Monday, 10 November 2014

Angel Child by Valerie Bird, reviewed by Sandra Horn

If you're a lover of magical realism, this is the book for you. It has a cast of extraordinary characters whose stories interweave: 'This is a tale of many tales which link and twine, leap and twist; threads which ravel, plait and tangle, each strand a player.'
The stories open with Joannie the Birdwoman: 'Once upon a time there was an old woman with a face of flour, the dust of wheat pressed into every pore. She ran across fields with her white hair streaming out behind her like a wedding veil. Her coat was brown, her dress was ragged and torn with years and years of wear. Sprigged with jasmine, violets and daisies, it told of past summers' warmth even when the ground was rigid and unyielding to next year's growth.' Joannie had been born into a loveless marriage. Once, she had found the love of her life in Eva, a woman married to a man who was 'not empty or cold, he was a good father, yet Eva felt wooden and sad when lying against him.'  Her love affair with Joannie was sweet and intense, but short-lived, as Eva went back to her husband and child; Angela, the Angel Child.  Joannie, grieving, moved out of the loveless house she had been born in, built herself a nest of twigs and branches and a striped umbrella, and waited for Eva to return. She never did come back. She stayed with her husband and Angela, singing the little girl songs of loving and waiting, dancing with her caressing her, telling her wonderful stories - and yet Angela knew that her mothers' heart was elsewhere; 'She saw her watching for something else, a secret hope which sometimes lit her eyes and, in her loving hands Angela felt her mother's need for someone else. She hated her.' After Eva's early death, Angela set about trying to seduce her own father, but to no avail - and then killed him when he re-married. She was alone, then, until Seth the Balloon Man, whose fiery breath powered the hot-air balloon in which he was seeking his vanished father, crashed into her life...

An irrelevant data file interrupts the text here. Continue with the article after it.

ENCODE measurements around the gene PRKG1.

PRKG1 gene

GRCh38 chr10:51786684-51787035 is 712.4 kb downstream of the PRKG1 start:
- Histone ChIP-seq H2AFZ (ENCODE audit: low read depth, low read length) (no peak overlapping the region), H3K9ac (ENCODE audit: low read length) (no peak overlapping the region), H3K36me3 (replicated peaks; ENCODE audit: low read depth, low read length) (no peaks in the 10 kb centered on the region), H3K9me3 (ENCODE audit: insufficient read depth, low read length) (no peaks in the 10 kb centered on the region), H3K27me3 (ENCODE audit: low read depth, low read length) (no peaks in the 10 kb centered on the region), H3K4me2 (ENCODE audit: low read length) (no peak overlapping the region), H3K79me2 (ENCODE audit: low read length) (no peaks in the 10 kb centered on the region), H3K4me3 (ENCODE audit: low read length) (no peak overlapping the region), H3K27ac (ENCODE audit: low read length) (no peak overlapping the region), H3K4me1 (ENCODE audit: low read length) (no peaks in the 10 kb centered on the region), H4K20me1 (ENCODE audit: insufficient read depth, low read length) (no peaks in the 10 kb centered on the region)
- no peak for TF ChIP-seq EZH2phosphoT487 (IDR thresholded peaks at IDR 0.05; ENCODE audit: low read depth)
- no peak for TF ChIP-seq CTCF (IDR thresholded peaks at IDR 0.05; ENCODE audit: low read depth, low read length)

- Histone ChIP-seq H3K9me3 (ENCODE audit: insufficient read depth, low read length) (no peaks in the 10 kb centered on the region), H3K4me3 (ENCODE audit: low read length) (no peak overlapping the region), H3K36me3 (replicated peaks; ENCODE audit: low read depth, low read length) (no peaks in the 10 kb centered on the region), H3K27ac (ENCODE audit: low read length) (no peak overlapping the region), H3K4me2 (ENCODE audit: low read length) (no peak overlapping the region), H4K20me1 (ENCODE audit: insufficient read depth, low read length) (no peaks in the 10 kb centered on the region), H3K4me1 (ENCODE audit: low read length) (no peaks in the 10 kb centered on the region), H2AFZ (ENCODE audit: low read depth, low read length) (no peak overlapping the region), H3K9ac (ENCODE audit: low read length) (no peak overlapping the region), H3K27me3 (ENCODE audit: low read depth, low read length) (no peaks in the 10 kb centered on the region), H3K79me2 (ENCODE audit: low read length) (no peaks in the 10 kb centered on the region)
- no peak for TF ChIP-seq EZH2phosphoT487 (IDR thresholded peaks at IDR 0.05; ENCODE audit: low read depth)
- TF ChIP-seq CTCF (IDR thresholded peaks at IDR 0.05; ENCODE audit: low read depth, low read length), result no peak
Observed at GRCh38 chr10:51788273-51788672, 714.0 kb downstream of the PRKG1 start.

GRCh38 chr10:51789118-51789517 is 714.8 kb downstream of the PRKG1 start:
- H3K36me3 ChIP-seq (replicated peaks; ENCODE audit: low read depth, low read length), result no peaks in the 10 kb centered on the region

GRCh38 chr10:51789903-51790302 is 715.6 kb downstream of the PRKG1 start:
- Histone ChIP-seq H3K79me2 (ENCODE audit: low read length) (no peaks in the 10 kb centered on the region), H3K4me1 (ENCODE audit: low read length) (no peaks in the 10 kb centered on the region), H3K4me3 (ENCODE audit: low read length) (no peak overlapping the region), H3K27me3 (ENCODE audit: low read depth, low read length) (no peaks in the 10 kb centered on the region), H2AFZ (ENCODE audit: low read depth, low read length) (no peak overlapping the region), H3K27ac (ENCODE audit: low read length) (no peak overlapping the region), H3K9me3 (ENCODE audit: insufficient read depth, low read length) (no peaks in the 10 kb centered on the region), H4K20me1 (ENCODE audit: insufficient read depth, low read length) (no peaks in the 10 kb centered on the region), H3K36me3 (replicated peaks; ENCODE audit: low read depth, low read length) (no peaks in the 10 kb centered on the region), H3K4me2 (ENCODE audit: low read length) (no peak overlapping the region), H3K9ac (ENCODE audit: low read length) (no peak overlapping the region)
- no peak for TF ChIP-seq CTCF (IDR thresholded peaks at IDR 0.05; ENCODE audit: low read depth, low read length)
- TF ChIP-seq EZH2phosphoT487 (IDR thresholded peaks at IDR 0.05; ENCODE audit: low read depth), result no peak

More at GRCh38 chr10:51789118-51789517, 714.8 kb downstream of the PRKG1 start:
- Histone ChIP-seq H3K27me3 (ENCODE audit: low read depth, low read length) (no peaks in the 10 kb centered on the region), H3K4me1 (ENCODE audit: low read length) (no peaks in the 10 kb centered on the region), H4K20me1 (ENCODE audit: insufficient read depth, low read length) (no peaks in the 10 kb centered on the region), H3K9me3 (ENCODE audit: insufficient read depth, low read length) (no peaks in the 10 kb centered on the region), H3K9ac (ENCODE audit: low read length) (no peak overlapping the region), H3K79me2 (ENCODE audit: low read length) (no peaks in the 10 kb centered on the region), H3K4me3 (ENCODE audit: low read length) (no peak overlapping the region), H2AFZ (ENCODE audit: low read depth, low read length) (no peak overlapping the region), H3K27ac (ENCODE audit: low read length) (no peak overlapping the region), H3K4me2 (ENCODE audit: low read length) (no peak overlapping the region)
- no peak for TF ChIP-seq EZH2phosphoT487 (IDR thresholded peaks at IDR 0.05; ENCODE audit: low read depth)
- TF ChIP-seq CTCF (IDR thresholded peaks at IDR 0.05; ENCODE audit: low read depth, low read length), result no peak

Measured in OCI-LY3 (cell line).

Seth's and Angela's stories intertwines with those of Seth's mother and then a troupe of circus folk, each one with a special attribute or  a dark secret: Lula the fortune-teller who wears a rainbow round her shoulders like a daemon; Angela's daughter Miserere, Myra and her hall of mirrors, lovers Polo and Gary, Stephen, silent Pajaro. The theme running through all the stories is love. Agape and Eros. Love withheld, love misdirected, love distorted by loss, love with all its powers of destructiveness and healing. It's an amazing read - erotic, poetic, startling and not like anything I've read before. Highly recommended.